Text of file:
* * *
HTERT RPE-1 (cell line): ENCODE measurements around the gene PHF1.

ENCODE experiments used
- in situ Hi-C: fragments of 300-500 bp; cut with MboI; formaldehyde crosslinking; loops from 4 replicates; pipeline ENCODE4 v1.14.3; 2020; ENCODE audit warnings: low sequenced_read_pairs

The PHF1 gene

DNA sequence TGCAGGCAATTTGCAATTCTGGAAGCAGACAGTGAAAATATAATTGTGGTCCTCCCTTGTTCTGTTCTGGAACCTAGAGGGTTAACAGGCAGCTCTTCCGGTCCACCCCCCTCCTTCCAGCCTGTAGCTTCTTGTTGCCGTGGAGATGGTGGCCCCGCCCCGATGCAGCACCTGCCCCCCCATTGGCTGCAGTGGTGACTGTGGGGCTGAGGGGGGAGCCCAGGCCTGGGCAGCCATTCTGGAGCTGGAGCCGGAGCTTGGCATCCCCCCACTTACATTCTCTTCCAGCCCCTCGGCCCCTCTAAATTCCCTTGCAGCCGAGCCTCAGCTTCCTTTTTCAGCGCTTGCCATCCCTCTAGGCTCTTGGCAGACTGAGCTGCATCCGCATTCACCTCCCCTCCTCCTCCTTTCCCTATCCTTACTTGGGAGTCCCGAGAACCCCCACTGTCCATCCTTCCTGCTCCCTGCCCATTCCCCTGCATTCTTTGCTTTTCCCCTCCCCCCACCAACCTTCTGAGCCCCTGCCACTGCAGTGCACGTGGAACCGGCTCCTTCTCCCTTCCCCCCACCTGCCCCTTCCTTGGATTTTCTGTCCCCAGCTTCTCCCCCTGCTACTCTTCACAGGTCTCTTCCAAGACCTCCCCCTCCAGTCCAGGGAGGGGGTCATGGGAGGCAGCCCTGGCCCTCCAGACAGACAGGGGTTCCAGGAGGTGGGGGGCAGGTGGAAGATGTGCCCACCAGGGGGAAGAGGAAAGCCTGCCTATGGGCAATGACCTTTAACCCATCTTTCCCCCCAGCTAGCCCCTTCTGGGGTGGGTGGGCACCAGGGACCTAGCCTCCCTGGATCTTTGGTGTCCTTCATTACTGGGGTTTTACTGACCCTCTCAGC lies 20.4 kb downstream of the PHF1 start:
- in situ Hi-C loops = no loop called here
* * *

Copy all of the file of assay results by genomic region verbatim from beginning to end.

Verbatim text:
HTERT RPE-1 (cell line): ENCODE measurements around the gene PHF1.

ENCODE experiments used
- in situ Hi-C: fragments of 300-500 bp; cut with MboI; formaldehyde crosslinking; loops from 4 replicates; pipeline ENCODE4 v1.14.3; 2020; ENCODE audit warnings: low sequenced_read_pairs

The PHF1 gene

DNA sequence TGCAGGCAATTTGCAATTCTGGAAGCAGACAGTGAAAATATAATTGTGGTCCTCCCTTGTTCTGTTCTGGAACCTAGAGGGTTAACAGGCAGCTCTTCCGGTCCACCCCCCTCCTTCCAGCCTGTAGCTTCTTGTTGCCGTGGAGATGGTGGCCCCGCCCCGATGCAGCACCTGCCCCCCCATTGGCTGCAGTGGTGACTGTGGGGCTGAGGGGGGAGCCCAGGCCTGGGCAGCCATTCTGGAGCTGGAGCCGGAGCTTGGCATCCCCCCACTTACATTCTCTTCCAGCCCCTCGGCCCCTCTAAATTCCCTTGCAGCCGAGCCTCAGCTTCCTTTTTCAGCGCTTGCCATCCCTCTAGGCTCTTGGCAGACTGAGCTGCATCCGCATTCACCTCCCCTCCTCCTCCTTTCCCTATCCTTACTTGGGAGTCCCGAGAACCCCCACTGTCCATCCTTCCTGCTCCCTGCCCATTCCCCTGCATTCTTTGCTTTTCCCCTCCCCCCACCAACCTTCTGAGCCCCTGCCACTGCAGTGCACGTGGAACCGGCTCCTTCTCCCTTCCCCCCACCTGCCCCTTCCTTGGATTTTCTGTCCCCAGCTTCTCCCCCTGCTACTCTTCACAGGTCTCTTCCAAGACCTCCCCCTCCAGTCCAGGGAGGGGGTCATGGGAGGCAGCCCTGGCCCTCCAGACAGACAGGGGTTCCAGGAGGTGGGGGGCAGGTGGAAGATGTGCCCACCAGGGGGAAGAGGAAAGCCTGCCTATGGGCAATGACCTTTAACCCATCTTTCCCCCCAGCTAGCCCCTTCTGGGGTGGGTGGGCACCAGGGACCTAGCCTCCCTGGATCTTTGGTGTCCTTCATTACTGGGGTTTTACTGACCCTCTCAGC lies 20.4 kb downstream of the PHF1 start:
- in situ Hi-C loops = no loop called here